Category Archives: Seasonal stuff

Walking in a winter wonderland

Christmas has come early for the children here: it’s been snowing! Such fun and excitement – it’s wonderful, which is kind of what this post is about.

I’ve been studying a bit of NVC with some friends, and the chapter we’re working on this week is all about “how to request things to make life more wonderful for us”, though I found that this phrase irritated me so much I couldn’t get past it, and had to keep putting the book down.

So I started thinking about the word “wonderful”. Full of wonder.

wonder v. 3 tr. desire or be curious to know

It has other meanings of course, such as: surprise mingled with admiration and curiosity; a strange or remarkable thing; having marvellous or amazing properties; a miracle.

In general, it’s a word that means good things, isn’t it? Wonderful! Great! Terrific.

But it also means ‘curiosity’, and that made me wonder whether these dual meanings are accidental, and to decide that they’re probably not.

When I’m at my best, I’m full of curiosity: wondering about the world, how things work, why things are and so on ad infinitum. When I’m a bit ill or down, my curiosity leaves me and my life, like my head, is really not full of wonder.

When I’m being kept to task on something against my wishes, there is no vestige of curiosity, or any other kind of wonder, left in my being. Just something approaching misery or resentful tolerance, or numbness and a feeling of being switched-off. A non-feeling, more precisely, that might well be stifled anger. As I’ve got older, I’ve learned that that’s a toxic state of mind for a person to be in: one of the many arguments in favour of autonomy – it’s good for your health!

Recent wonderings expressed around here have been about space, the relative size and structure of planets and stars, languages and politics (as ever) and a bit of physics too. The baby has started on Letterland already (though it only seems like too minutes since we were doing that with Lyddie!) But we’ve got these flashcards now, which have ordinary words on one side and Letterland-illustrated words on the other, so Lyddie reads the words while the baby names the characters.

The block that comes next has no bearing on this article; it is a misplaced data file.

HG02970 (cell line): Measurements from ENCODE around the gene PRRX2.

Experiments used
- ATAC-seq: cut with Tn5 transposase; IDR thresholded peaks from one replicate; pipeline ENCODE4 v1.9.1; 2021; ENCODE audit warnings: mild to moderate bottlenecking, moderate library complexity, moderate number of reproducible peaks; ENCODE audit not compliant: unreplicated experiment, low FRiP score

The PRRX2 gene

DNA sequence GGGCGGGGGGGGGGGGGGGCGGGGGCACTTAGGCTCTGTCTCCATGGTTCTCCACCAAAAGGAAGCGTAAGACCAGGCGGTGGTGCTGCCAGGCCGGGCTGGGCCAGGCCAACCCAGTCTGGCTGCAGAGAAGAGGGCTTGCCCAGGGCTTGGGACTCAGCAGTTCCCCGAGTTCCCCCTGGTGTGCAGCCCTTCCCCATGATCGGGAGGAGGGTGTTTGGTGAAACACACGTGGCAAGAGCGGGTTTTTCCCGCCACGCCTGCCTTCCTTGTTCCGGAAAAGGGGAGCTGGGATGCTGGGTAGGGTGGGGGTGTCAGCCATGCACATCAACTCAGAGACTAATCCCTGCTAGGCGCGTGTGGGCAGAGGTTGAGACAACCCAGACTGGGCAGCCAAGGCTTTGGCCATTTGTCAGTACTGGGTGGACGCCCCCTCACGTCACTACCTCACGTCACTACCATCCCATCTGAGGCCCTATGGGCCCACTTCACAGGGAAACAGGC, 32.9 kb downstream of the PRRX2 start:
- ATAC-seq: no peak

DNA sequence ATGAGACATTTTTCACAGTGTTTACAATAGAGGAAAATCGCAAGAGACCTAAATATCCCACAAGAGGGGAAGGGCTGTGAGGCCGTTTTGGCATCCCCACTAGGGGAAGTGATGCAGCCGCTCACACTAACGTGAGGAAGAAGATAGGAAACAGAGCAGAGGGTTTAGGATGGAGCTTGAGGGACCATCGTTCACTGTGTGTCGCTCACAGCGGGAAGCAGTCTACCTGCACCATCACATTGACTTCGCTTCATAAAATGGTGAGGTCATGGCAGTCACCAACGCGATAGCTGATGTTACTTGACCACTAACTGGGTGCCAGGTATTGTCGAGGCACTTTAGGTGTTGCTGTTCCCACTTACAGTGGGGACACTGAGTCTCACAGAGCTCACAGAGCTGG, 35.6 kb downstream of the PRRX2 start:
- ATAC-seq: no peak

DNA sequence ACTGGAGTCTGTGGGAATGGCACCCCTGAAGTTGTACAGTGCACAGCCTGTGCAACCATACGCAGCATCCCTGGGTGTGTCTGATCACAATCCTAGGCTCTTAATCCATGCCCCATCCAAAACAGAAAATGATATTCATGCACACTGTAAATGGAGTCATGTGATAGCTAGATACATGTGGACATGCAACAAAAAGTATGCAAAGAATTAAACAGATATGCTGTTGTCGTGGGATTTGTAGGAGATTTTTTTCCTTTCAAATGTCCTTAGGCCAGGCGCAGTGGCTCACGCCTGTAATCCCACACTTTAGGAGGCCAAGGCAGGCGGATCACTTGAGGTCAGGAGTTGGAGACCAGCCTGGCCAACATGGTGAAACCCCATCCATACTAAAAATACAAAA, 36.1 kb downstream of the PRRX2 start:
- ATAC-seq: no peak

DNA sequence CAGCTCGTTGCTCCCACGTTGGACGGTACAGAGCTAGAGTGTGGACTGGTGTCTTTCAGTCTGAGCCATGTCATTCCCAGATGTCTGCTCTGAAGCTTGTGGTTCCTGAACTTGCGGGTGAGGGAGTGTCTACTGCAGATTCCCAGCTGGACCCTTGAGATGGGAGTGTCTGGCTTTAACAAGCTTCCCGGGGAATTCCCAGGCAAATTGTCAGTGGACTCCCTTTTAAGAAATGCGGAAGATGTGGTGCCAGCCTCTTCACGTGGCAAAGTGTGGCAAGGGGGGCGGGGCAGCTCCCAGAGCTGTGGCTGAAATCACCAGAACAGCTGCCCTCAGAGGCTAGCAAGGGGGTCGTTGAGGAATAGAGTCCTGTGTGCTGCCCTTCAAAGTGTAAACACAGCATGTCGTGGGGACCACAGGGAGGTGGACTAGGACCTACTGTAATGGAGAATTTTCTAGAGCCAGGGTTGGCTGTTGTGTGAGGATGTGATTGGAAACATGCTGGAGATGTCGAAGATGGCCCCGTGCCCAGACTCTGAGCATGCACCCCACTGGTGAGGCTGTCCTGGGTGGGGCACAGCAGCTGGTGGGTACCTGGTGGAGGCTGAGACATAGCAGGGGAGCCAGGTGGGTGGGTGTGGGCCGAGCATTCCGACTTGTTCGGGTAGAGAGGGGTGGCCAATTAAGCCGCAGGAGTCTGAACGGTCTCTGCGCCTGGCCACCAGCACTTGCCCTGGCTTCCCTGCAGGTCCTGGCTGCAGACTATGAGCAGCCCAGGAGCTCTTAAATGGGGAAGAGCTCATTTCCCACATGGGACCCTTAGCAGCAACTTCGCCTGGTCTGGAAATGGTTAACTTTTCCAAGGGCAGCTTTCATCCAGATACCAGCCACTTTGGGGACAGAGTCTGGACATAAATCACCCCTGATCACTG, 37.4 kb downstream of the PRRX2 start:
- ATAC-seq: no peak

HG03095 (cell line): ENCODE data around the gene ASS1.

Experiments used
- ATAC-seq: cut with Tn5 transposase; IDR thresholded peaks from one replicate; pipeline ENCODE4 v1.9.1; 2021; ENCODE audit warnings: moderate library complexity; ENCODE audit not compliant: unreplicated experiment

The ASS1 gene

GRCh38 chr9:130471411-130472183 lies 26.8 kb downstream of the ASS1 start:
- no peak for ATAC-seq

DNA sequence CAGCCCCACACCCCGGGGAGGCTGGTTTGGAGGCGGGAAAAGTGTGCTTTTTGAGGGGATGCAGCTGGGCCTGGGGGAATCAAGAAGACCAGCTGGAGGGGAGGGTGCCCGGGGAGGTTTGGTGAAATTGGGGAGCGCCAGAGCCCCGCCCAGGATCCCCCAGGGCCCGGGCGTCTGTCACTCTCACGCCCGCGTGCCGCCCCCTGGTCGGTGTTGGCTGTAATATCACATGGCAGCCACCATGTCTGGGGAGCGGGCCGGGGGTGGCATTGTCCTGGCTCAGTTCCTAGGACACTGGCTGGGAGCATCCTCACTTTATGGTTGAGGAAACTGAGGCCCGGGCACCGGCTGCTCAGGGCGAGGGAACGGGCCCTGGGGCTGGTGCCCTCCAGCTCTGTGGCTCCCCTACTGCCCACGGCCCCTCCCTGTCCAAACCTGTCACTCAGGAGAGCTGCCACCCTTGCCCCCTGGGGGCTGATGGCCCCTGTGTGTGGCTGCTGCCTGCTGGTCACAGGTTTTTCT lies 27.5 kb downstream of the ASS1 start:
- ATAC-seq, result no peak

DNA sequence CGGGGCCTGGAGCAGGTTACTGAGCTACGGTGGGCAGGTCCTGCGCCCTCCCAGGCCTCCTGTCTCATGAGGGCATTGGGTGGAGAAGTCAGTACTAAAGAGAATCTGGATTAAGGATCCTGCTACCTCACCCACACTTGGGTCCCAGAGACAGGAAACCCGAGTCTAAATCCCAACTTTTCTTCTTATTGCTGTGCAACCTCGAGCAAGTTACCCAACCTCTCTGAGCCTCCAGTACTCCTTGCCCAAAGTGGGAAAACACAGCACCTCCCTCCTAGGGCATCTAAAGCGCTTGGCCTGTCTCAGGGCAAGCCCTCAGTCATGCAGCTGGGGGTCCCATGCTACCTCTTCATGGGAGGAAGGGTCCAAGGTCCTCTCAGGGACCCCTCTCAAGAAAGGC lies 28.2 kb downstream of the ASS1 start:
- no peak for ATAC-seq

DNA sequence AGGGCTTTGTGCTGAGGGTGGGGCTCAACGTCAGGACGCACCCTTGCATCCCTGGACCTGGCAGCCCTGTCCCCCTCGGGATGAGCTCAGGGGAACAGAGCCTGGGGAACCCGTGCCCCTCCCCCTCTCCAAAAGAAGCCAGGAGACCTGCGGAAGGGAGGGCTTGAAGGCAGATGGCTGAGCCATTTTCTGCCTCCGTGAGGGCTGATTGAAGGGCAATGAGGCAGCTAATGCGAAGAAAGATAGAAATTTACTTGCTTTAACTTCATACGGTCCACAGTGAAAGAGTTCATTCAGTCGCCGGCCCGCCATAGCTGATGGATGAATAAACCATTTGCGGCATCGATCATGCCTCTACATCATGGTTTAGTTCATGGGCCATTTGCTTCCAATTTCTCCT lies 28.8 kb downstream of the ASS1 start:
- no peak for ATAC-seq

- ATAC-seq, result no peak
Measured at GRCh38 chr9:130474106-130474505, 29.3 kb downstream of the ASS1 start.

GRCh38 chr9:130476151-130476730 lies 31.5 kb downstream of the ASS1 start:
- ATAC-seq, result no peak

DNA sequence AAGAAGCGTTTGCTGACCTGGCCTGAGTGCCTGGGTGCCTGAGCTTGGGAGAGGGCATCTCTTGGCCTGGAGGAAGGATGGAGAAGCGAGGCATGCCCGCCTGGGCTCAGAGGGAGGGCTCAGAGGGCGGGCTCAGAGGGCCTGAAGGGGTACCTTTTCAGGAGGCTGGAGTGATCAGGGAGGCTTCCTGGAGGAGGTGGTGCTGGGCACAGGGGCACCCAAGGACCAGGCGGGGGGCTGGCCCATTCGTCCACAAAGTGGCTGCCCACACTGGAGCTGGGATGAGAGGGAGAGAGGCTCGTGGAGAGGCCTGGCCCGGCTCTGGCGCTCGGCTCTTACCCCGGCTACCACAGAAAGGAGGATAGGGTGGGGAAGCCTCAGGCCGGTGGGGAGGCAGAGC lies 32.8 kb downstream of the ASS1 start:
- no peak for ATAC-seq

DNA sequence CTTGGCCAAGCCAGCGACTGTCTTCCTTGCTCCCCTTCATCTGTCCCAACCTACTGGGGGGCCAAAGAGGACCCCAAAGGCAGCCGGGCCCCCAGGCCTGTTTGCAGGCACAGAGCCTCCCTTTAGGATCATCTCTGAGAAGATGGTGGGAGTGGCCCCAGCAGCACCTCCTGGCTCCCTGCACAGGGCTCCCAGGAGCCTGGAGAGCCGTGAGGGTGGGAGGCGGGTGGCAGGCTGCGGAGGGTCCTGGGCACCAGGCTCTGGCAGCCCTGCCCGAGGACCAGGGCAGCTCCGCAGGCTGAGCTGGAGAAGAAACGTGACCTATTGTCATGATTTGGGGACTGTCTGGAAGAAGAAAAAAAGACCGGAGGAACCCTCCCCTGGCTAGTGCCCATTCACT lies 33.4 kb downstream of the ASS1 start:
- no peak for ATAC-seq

I never, in a million years, imagined I’d use flashcards. Even less, that a child of mine would ever want to. But they do.

One question I’ve started asking is: “Have you got any questions about that?” and amazingly, lots of questions come by way of reply! I never realised to what extent people of all ages internalise their wonderings, perhaps not quite realising they’re there until they’re specifically asked about.

I feel better about the NVC thing now, anyway.

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Filed under Curiosity - a delicate flower, Reading, Seasonal stuff

Bedtime reading and the history of inventions

The baby and I are currently having sections of this book read to us by Lyddie every evening:

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It’s not something we could plan for, as Mr Badman seems to think we should be able to.

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If I tried to insist that she did such a thing, Lyddie would be sure to resist. She’d close the book and we’d never hear any more of it.

But I currently don’t have to insist, so she’s reading – struggling with some words, but making definite progress every evening. She’s even talking about writing out some of the stories because she wants to improve her handwriting skill.

How could I have written this into a plan three, or six, or twelve months ago?